“There’s only one place I want to be, and that’s with my wife and my son.”

“I understand, but this is the one place your son wants to be: here with you.  Your wife cannot come.”

The father thought a minute.  He marched from 1971 back to 1966 and all the way down 1966 until he reached where the glow once was, but now wasn’t.  He pounded his fist on the wall but felt no pain.  Head down, he walked towards his son, removing a Hot Wheels car from the shelf as he passed through 1966.  The security guard patted the father on the back he passed by, toy car in hand.  The security guard shook his head.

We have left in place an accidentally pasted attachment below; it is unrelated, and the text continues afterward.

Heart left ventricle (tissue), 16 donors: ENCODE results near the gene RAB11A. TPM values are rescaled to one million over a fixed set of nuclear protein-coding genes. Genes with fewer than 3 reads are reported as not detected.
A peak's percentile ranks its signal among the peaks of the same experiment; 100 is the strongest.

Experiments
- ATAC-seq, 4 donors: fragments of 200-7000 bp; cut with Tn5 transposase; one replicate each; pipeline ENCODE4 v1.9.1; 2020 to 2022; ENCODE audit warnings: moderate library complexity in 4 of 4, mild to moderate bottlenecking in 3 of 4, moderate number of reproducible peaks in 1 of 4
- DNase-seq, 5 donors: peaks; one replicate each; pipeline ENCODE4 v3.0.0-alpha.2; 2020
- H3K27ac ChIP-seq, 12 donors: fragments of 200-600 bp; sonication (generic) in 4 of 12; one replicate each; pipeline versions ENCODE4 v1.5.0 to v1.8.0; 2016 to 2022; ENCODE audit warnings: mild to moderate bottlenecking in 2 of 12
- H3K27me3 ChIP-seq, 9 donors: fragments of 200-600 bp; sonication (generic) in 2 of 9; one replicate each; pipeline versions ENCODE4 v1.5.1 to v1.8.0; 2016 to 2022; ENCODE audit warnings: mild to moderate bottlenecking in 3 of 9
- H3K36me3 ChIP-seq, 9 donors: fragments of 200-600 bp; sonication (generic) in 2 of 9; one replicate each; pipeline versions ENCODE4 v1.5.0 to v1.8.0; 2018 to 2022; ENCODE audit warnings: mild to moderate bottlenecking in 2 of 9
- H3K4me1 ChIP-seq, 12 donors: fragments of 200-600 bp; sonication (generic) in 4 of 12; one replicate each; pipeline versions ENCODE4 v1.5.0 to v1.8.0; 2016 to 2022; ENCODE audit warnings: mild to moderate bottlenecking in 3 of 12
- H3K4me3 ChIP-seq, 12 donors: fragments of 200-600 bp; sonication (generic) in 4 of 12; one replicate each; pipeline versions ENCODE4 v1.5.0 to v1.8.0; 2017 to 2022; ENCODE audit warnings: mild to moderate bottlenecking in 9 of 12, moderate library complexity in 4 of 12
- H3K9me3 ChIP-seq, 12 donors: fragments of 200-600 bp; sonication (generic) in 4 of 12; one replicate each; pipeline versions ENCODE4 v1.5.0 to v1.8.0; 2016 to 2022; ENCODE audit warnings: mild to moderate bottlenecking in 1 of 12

His son had found a teddy bear.  He lay down and held it tight to his chest and closed his eyes.  The father sat next to him until the boy fell asleep.  He took the car from the box, this time not so careful as to keep the packaging pristine.  He held the car up and spun its wheels to make sure they worked well.  He rolled the car on the floor, but it stopped a few feet away.

The father sat for a moment.

He tore at the floor.  Bits of foam flew into the air.  He dug until he could see his wife again.  His breathing slowed.  His son remained asleep beside him.  His mourning wife looked up, and their eyes met.

Check out the other runner-up here.